For Aging Masters Champions, Pandemic Cannot Mute Augusta’s Call

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Indeed, the pandemic hardly seemed to rattle most of the winners, many of whom saw the golf and Augusta’s traditions as too great to ignore, even in 2020. Sixteen past champions are playing this week and even though Player and Jack Nicklaus are not, they started the tournament with a ceremonial tee shot around daybreak on Thursday. Nicklaus and his wife, Barbara, tested positive for coronavirus in March.

“I just played three months in a row, so why wouldn’t I come here?” asked Bernhard Langer, who turned 63 in August and won in 1985 and 1993. “I can social distance. I don’t have to hug anybody or whatever or do high-fives.”

Others who are competing had feared that they would not make it because of travel restrictions.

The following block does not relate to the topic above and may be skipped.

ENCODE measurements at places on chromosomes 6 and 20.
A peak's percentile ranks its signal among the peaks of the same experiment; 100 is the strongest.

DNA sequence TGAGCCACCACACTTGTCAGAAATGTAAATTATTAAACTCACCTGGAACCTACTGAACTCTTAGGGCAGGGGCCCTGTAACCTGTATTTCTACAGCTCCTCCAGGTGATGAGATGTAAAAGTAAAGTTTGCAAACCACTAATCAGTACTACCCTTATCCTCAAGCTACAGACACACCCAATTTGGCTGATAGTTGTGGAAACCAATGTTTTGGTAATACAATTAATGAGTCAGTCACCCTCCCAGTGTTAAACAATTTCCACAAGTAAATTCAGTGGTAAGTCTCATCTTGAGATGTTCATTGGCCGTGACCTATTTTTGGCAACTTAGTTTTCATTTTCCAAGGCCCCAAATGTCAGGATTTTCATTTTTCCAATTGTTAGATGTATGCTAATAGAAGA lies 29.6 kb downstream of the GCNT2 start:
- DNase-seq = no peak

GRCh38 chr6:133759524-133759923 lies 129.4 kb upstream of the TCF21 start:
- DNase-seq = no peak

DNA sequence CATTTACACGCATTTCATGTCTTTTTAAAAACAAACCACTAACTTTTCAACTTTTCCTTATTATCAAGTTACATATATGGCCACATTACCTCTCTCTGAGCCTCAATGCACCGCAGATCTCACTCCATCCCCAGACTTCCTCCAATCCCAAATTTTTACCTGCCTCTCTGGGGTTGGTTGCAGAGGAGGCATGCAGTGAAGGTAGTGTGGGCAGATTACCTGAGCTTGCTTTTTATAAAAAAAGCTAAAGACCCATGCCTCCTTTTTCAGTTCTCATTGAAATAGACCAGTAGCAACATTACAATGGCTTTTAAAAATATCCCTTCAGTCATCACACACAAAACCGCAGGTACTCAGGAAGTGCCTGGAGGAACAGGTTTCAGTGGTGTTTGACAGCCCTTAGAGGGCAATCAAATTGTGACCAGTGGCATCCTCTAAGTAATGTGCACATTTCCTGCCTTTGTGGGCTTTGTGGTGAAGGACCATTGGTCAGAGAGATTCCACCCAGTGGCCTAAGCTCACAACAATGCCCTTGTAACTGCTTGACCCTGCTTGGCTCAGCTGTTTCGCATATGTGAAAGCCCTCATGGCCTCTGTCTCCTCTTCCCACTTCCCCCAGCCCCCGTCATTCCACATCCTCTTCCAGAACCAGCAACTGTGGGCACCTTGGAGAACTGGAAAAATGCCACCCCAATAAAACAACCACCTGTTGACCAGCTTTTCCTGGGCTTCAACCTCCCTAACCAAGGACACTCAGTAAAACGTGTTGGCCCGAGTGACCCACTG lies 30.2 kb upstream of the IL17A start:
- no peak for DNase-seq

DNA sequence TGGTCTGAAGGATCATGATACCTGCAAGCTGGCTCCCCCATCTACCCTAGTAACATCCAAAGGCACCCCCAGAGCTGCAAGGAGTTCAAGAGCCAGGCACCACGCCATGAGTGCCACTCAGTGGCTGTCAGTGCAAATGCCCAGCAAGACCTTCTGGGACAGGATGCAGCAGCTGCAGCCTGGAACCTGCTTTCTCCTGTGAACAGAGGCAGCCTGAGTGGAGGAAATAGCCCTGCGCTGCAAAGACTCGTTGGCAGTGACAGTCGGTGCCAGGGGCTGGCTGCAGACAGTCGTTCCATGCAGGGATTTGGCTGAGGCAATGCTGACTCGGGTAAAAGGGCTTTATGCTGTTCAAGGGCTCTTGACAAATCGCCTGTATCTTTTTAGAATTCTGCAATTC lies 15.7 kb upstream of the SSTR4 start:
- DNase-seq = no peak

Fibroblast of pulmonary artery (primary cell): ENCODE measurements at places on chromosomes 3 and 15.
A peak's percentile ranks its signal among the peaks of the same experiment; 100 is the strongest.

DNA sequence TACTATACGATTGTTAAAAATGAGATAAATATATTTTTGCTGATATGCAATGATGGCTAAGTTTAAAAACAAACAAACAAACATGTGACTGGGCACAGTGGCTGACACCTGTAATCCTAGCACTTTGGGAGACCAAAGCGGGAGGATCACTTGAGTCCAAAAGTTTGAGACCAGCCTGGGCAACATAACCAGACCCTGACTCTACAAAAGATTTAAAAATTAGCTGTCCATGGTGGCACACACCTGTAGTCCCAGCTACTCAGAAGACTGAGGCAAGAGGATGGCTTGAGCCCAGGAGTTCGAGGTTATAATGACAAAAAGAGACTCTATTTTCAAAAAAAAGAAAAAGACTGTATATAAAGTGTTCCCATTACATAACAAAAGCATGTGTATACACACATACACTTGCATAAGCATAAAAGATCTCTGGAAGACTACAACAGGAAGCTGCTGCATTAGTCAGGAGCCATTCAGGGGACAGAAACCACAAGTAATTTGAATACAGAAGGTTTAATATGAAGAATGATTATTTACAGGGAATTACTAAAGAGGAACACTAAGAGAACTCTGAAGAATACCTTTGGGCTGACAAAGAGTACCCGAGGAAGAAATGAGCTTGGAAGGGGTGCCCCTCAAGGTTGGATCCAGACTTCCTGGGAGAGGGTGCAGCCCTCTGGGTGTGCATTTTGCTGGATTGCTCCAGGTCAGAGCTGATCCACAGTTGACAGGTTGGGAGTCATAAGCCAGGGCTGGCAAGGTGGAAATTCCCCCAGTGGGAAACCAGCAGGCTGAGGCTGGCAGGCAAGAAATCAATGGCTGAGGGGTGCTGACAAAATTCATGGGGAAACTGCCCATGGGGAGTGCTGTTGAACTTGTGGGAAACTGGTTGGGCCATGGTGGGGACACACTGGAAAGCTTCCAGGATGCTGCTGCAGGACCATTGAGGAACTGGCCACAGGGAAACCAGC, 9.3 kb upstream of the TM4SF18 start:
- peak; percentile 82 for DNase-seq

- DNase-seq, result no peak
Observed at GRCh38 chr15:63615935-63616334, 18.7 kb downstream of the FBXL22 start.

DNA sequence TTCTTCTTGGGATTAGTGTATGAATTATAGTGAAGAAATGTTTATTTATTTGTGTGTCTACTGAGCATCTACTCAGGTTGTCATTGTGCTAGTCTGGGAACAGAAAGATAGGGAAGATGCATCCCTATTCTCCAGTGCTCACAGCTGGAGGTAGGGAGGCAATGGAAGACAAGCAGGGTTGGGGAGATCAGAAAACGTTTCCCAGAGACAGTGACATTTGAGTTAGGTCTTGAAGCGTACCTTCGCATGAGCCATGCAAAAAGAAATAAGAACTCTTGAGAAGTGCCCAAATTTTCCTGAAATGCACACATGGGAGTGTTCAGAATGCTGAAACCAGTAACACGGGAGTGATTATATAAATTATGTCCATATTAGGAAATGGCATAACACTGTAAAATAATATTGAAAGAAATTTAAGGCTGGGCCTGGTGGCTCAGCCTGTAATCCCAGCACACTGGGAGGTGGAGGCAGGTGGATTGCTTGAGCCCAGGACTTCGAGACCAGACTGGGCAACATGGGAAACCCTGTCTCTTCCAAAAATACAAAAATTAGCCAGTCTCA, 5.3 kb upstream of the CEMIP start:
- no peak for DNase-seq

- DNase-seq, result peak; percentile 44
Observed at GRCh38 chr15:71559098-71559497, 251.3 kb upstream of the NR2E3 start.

“It seemed very hard because I was marooned in Scotland for seven months, eight months,” said Sandy Lyle, the 1988 champion. But there he was at sunset on Monday, practicing putts and hoping to string together sufficiently low scores to make the Masters cut, set this year at the low 50s, for the first time since 2014.

“We’re still getting through this,” Lyle, 62, added about the pandemic. “We’ve got to be very happy that we’re even playing golf for prize money right now.”

So to look around Augusta National this week was still to spot winners, an exercise made easier than usual because of this year’s ban on spectators. Fred Couples, the 1992 winner, and Tiger Woods practiced together, as did Langer and Lyle. A few minutes after Vijay Singh, the champion in 2000, started hitting at No. 1 on Tuesday morning, Patrick Reed, who won 18 years after Singh, started a round from nearby No. 10.

More came for the Champions Dinner, a closed-door rite of the tournament for past winners and the club chairman.



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